Thursday, March 10, 2011
AIG annoucend yesterday that it had adopted what it calls a "Tax Asset Protection Plan". To the rest of us, that's an NOL pill. The Delaware Supreme Court ruled in the Versata v Selectica case last fall that boards can reasonably adopt these NOL pills to protect corporate assets, like net operating losses. The issue with them at the time was two-fold. First, they are ostensibly not takeover defenses, but intended to protect a corporation ability to access its net operating losses. Second, their trigger is usually set at 5% - above that point and the firm loses its NOLs. The court looked at them in Versata and decided they were a reasonable response to the threat of losing a valuable corporate asset.
NOLs allow companies to reduce their tax liabilities. Under the tax laws, a company may lose access to its NOLs in the event a single shareholder acquires more than 5% of the stock of the corporation. The pill prevents shareholders from accumulating a large enough block to trigger the loss of the NOLs. I suppose the only reason that AIG has any NOLs left on its books is because the largest single stockholder, the US government (92%) doesn't file a tax return...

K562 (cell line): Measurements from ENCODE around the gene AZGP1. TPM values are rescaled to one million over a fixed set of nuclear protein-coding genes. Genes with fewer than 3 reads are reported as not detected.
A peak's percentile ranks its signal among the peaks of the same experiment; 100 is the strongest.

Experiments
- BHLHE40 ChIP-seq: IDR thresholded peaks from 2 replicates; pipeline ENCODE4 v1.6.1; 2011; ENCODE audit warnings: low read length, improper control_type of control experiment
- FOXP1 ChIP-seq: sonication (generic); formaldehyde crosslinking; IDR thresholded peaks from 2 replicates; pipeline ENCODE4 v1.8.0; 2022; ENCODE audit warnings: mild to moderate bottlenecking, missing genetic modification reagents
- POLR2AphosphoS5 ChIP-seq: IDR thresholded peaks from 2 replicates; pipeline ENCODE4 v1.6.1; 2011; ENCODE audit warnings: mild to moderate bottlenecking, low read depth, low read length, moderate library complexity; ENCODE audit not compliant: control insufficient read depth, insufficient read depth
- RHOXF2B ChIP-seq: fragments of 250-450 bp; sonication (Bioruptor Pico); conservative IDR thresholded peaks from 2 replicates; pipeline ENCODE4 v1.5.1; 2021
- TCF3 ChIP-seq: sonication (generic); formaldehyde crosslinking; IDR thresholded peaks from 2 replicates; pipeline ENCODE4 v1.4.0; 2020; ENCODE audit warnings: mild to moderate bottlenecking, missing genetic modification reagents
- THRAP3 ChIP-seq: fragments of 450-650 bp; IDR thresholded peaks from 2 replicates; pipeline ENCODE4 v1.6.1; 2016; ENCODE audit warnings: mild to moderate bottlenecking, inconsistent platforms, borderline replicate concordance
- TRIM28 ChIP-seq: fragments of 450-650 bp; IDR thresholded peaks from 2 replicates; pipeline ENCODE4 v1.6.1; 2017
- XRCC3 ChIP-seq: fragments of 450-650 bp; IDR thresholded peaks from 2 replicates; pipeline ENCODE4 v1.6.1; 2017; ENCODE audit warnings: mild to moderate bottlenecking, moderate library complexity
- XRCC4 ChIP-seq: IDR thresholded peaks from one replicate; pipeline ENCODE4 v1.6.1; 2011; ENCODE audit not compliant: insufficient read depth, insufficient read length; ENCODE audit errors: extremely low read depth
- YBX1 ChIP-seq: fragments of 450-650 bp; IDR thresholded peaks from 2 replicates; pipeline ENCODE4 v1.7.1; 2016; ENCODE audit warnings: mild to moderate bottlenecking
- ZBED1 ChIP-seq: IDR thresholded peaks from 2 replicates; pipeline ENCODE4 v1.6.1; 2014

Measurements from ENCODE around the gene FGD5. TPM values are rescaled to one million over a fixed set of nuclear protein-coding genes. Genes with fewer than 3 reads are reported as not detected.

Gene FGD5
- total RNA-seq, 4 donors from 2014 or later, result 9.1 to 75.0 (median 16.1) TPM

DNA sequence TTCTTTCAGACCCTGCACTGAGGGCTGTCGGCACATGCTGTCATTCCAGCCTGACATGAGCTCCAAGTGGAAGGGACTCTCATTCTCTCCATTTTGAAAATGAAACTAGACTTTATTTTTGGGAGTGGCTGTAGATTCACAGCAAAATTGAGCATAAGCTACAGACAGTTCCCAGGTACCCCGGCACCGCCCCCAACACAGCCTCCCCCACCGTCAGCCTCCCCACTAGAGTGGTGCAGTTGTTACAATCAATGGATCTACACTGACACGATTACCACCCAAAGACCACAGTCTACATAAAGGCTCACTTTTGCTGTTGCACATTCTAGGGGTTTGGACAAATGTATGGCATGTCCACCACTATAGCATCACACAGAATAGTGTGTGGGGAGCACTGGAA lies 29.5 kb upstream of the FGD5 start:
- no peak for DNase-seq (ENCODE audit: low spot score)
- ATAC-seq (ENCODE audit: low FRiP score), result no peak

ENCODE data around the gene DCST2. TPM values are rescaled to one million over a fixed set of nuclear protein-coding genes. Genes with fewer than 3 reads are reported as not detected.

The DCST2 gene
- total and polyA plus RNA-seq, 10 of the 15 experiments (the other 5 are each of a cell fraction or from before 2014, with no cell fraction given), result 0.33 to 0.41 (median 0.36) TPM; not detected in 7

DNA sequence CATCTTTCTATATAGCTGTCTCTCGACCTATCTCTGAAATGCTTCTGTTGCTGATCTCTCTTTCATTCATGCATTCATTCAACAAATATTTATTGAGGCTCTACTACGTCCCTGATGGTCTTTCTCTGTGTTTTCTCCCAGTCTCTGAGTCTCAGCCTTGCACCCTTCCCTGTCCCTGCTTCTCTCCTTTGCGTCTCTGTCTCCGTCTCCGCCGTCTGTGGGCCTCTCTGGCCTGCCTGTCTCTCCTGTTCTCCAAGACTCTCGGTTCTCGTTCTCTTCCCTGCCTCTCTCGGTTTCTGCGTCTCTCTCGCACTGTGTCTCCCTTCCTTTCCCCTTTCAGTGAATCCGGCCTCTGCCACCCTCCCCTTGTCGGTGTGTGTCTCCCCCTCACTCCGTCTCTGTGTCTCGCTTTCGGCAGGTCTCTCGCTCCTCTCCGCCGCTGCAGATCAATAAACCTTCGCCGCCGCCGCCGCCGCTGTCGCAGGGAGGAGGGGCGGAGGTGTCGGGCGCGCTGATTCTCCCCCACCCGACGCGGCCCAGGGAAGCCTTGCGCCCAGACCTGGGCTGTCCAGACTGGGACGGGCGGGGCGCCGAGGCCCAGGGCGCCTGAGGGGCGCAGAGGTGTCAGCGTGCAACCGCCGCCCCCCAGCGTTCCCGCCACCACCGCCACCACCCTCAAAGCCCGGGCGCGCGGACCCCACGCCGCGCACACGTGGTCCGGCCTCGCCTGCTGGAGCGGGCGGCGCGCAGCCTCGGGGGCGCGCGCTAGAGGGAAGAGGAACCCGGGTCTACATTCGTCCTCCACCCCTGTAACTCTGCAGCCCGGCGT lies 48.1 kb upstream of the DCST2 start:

For your file, here's a copy of AIG's shareholder rights plan Tax Asset Protection Plan.
Update: I've been working my way through Samuel Thompson's 4 volume, Mergers, Acquisitions, and Tender Offers recently. He's got a very nice summary of NOL pills and the state of the law governing their use. If you have a library, they should have this treatise on their shelves. It's timely and have got great coverage.